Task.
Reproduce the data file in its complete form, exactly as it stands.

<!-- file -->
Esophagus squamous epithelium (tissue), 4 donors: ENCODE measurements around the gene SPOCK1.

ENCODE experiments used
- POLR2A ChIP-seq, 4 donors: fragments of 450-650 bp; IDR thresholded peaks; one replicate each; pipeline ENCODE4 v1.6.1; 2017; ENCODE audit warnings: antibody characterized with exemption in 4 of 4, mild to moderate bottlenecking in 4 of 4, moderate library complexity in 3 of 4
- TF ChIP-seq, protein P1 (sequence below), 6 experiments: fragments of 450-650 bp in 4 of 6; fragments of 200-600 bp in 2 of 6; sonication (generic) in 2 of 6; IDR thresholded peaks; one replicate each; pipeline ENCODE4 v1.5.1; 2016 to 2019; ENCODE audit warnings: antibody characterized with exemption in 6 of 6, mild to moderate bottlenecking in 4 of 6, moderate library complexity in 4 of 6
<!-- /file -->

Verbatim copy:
Esophagus squamous epithelium (tissue), 4 donors: ENCODE measurements around the gene SPOCK1.

ENCODE experiments used
- POLR2A ChIP-seq, 4 donors: fragments of 450-650 bp; IDR thresholded peaks; one replicate each; pipeline ENCODE4 v1.6.1; 2017; ENCODE audit warnings: antibody characterized with exemption in 4 of 4, mild to moderate bottlenecking in 4 of 4, moderate library complexity in 3 of 4
- TF ChIP-seq, protein P1 (sequence below), 6 experiments: fragments of 450-650 bp in 4 of 6; fragments of 200-600 bp in 2 of 6; sonication (generic) in 2 of 6; IDR thresholded peaks; one replicate each; pipeline ENCODE4 v1.5.1; 2016 to 2019; ENCODE audit warnings: antibody characterized with exemption in 6 of 6, mild to moderate bottlenecking in 4 of 6, moderate library complexity in 4 of 6